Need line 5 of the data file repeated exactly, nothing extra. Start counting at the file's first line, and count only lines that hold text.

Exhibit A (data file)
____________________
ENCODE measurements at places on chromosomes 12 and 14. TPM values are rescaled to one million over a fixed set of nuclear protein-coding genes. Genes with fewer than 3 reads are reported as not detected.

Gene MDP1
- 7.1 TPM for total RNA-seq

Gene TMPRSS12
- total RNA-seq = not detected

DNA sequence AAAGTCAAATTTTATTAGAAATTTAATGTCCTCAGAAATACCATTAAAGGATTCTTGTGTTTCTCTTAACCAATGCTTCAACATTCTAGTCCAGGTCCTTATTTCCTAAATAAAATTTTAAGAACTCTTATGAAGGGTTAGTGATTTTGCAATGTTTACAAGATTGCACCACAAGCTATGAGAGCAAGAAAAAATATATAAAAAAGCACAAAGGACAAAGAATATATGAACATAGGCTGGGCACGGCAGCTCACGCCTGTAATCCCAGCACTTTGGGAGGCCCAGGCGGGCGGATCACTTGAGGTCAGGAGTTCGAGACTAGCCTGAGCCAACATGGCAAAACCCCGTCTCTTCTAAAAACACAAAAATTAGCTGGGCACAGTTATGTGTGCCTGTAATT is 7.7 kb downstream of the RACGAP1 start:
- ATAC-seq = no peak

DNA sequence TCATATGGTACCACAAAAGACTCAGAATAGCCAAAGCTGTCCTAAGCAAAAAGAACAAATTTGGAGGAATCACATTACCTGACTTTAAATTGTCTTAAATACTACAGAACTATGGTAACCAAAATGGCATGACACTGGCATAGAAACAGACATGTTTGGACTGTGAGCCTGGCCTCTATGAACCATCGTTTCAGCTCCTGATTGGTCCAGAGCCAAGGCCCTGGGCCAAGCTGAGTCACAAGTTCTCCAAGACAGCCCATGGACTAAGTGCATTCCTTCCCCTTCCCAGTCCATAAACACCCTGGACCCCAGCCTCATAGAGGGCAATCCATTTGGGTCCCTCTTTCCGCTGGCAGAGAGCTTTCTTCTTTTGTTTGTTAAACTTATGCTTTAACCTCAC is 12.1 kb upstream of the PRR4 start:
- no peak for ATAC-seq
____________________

- total RNA-seq = not detected